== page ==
MR. X: It depends. You walk in with goals. It also depends what the person had access to. Typically in Special Operations, it is about working our way through their network. Sometimes it’s getting to people who had hurt our people. Sometimes it’s about recruiting the detainee to go back out and work for us, i.e. “catch and release.” It depends.

BRAD: What are the traits that would intrinsically make someone a good interrogator?

MR. X: A good interrogator is a curious and empathetic person. The more intelligent the interrogator, the better. Former analytical experience helps a person “in the booth” because you spend less time having to be fed questions. Aggressiveness and a strong sense of self are also a plus. Finally, mission focus is a huge factor in the make-up of a good interrogator. Interrogating gets mentally exhausting, and if you’re off your game and a smart detainee sees that…you’re done. That’s a huge waste particularly considering everything that likely went into capturing that person.

BRAD: Is there training for an interrogator/what does it consist of?

MR. X: Each military service has its own training. I was schooled by the Marine Corps. I am partial to Marine selection and training of interrogators. There were so few Marine Interrogators; it was a guarded priesthood of sorts. It was the most difficult training I had ever had because there was no room for error. Sleep deprivation was a big part of that training.

You learn all the questioning techniques until you know them inside and out. By the end, you can weave through them with the grace of a Jedi Knight doing swordplay. We even made our own Interrogator Notebooks like a Jedi makes their own light saber. So over a few months, we studied everything from law to report writing and did hundreds of interrogations. The better you were, the less you slept. That’s where mission focus plays a big part. That’s why I think Marines make superior interrogators.

BRAD: What are some tips my readers can use in extracting information from subjects in their daily lives – whether from colleagues at the office or from children at home?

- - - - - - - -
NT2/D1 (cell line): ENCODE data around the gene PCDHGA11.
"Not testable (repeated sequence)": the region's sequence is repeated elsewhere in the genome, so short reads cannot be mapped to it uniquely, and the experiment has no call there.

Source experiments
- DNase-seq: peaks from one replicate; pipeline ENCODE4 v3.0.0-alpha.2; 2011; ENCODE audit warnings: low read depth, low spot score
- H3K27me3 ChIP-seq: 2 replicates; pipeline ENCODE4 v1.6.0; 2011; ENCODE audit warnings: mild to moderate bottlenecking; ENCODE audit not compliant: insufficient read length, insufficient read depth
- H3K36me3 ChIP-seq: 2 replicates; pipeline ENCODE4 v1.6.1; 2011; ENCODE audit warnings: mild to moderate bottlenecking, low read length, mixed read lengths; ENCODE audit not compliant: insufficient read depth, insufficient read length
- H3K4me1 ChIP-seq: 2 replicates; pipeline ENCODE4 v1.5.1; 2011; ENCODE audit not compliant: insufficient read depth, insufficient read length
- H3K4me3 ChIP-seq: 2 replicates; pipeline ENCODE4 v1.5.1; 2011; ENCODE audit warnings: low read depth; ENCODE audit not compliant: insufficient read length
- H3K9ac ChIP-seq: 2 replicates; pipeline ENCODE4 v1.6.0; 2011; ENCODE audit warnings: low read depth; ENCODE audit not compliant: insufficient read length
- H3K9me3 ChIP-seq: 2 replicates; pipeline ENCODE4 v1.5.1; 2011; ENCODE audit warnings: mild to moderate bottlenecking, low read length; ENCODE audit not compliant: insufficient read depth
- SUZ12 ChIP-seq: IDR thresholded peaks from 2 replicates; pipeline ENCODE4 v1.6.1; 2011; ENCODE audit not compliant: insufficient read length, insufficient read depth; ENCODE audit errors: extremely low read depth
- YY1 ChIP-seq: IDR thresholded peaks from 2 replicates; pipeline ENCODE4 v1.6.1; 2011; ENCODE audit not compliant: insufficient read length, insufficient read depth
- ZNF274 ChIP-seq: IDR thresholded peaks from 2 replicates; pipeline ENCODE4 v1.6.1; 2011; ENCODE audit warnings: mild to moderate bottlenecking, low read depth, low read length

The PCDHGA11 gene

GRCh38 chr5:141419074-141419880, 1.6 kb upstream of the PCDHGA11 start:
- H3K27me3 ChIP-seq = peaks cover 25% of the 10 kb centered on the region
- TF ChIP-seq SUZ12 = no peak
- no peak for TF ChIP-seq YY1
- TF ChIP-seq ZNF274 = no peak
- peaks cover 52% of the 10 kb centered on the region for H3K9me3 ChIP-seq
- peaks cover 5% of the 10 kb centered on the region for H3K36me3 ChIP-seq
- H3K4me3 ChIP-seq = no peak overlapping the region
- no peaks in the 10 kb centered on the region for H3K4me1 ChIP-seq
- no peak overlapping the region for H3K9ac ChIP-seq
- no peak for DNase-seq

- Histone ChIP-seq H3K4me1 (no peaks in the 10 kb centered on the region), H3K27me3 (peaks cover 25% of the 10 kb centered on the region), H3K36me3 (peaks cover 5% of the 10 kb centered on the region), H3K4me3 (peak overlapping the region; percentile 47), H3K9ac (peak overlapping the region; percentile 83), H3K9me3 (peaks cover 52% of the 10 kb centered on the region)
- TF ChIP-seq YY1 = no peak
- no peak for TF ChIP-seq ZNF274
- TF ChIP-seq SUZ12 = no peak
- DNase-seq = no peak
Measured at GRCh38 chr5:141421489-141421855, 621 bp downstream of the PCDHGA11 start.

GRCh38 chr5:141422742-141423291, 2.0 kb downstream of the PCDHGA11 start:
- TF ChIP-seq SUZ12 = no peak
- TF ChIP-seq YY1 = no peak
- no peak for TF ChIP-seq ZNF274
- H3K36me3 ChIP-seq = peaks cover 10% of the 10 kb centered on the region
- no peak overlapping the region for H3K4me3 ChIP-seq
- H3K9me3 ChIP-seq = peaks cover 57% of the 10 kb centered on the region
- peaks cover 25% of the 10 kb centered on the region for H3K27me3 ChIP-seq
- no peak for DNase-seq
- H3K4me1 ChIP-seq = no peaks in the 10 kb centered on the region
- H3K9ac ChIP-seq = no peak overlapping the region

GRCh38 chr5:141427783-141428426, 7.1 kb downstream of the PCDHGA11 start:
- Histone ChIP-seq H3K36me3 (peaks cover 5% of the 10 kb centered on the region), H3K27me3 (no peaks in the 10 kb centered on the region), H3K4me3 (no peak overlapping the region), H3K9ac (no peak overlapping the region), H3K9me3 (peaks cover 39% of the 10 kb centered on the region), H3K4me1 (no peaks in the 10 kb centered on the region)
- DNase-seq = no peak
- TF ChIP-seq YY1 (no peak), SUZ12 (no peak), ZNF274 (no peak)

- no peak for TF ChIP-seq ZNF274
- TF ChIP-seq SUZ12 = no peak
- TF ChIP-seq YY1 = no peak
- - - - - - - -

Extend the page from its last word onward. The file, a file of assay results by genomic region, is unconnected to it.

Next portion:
MR. X: Well, you aren’t supposed to game your family and friends. It’s manipulation and you can become a psychopath if you go down that road. I guess if you really need to know if your spouse, kid or co-worker is lying, focus on the details. Your kid says, “Little Johnny told me.” Okay. Where were you both when he told you? What was he wearing? What was his demeanor like? What kind of car was he driving? Etc. Then wait a little bit. Take the questioning somewhere else and then come back to those questions.

Real stories have emotions and impressions in them. Feelings and thoughts should be interwoven with a real story. It’s the human experience. There are the “I wish I had said that” feelings that sometimes come out as part of the story, but just ask, “What did s/he do when you said that?” and you’ll see a momentary disc spinning as they “compute” an answer. It may last for a fraction of a second but you’ll see it. Caution. If your spouse, friends and kids feel you working them, you’ll be hard pressed to gain their trust back again.

BRAD: I have to ask, what is your favorite Brad Thor novel, and why?

MR. X: I like the Athena Project because of all the fantastic conspiracy theory stuff. What’s better than teleporting Nazis?

BRAD: Do you relate to Scot Harvath in any specific ways?

MR. X: I think a lot of people in Intelligence and Special Ops do these days. Scot Harvath seems to be on the outside a lot and left to his own devices. I relate to that. He maintains his integrity in a corrupt and diseased Roman Empire, which I relate to. Eventually though, we kind of see the light and hang it up so we can focus on mending our psyches and families. Scot seems to hang in there, though. That’s the fiction bit I suppose.